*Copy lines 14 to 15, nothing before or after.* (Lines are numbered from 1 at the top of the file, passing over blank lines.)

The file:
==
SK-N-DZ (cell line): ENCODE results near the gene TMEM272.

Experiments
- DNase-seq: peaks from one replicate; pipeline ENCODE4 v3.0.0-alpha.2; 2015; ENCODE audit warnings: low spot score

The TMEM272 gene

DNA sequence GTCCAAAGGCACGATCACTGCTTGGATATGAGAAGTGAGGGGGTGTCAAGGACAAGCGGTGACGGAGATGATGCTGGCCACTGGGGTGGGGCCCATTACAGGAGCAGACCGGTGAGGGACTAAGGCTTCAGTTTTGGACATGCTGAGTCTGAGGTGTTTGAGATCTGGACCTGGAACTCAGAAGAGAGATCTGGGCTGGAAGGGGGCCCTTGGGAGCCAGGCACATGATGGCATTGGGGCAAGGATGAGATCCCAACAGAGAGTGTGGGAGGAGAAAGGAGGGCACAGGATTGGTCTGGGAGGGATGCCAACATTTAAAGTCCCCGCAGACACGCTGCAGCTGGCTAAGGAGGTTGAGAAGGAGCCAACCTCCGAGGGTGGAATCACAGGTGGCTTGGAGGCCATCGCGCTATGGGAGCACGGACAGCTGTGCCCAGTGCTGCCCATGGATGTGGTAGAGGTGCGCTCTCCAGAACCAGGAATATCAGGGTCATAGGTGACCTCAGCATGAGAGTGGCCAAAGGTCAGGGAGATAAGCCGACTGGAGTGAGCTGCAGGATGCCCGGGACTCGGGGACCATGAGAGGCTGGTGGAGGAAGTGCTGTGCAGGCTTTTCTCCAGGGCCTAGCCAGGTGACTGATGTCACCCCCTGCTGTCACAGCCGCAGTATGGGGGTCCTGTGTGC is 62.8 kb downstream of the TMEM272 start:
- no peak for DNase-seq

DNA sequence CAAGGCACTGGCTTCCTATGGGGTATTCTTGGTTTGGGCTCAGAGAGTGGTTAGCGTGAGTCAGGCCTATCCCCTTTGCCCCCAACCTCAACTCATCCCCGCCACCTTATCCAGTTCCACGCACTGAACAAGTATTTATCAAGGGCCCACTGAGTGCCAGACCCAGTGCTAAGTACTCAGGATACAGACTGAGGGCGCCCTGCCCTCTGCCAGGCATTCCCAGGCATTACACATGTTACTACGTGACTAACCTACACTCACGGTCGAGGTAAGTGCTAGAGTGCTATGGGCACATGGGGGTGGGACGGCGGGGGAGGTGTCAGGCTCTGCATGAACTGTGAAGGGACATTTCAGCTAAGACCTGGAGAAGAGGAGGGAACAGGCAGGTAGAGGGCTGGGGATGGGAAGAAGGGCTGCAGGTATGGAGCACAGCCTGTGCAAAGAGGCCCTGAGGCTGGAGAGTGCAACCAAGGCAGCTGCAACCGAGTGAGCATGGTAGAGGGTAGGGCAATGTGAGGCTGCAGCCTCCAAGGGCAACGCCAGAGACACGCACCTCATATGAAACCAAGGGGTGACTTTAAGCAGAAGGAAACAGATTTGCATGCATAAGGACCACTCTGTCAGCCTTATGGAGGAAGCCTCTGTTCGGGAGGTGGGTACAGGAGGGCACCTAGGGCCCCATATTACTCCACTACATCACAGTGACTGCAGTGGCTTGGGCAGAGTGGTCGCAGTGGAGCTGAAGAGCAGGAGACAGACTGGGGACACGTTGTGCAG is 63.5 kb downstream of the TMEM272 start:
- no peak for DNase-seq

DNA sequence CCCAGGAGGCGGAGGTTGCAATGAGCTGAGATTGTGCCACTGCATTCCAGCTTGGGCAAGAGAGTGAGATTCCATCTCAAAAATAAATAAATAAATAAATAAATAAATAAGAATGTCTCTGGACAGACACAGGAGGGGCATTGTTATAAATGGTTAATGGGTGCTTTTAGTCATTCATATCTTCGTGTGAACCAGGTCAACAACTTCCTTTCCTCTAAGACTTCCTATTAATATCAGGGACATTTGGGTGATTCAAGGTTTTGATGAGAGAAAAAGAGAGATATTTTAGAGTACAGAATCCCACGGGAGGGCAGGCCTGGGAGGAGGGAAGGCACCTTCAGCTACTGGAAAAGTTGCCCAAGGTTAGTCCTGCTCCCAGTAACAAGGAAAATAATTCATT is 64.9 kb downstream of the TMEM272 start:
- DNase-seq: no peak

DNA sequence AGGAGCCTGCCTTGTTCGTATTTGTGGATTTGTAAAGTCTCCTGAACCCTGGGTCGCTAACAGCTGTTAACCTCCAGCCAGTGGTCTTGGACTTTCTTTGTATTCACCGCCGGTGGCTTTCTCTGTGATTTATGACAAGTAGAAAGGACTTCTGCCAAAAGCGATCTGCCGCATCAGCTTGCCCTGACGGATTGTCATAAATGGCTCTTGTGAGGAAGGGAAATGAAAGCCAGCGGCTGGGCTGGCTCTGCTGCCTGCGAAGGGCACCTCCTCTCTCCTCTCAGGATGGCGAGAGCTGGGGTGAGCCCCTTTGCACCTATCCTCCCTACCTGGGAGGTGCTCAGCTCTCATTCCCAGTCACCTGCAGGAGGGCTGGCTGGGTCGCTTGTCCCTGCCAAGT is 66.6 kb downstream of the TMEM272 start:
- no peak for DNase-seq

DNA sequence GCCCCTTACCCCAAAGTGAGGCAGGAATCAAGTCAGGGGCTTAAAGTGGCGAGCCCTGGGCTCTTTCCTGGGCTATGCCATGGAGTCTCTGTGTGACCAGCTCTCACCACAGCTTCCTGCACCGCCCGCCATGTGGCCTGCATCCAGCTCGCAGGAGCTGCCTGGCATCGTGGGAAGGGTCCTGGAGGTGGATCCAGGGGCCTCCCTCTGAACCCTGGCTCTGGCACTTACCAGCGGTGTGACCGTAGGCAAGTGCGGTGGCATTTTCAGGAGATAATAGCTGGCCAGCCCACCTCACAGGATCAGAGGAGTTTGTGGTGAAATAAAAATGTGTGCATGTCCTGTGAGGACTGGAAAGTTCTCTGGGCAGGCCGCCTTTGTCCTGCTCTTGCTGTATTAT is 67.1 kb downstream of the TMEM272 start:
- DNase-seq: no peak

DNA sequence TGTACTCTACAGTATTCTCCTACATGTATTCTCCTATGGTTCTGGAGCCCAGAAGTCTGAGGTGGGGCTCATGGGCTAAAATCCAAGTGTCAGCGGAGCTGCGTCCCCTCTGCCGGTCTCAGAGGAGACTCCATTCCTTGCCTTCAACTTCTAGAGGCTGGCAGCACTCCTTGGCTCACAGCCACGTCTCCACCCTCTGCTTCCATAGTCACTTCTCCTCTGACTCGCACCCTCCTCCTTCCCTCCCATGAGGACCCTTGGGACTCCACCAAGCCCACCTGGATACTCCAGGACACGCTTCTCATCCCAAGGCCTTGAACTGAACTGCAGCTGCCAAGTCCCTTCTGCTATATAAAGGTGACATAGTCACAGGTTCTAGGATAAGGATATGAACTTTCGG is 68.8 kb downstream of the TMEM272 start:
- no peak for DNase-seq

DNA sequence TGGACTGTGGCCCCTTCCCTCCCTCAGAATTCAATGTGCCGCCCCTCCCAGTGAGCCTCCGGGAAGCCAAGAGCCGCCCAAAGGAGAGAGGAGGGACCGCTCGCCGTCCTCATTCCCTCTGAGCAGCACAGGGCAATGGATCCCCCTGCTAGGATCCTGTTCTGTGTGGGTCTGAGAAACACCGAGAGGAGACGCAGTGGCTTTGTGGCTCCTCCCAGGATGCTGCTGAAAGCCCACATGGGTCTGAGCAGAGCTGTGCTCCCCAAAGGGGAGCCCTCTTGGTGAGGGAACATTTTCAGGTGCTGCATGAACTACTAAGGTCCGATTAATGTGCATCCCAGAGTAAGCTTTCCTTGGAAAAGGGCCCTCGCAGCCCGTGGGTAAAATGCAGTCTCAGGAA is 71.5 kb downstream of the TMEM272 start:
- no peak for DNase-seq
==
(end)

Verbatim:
- DNase-seq: no peak

DNA sequence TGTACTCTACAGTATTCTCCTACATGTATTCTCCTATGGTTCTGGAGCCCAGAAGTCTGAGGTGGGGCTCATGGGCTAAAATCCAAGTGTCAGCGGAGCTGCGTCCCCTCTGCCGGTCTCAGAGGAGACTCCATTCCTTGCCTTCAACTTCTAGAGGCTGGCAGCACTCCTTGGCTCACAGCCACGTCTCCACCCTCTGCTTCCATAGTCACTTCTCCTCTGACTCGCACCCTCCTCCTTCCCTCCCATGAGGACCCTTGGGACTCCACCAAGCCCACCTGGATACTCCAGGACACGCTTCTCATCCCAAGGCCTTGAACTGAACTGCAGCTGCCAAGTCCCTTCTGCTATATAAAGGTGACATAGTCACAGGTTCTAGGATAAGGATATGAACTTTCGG is 68.8 kb downstream of the TMEM272 start: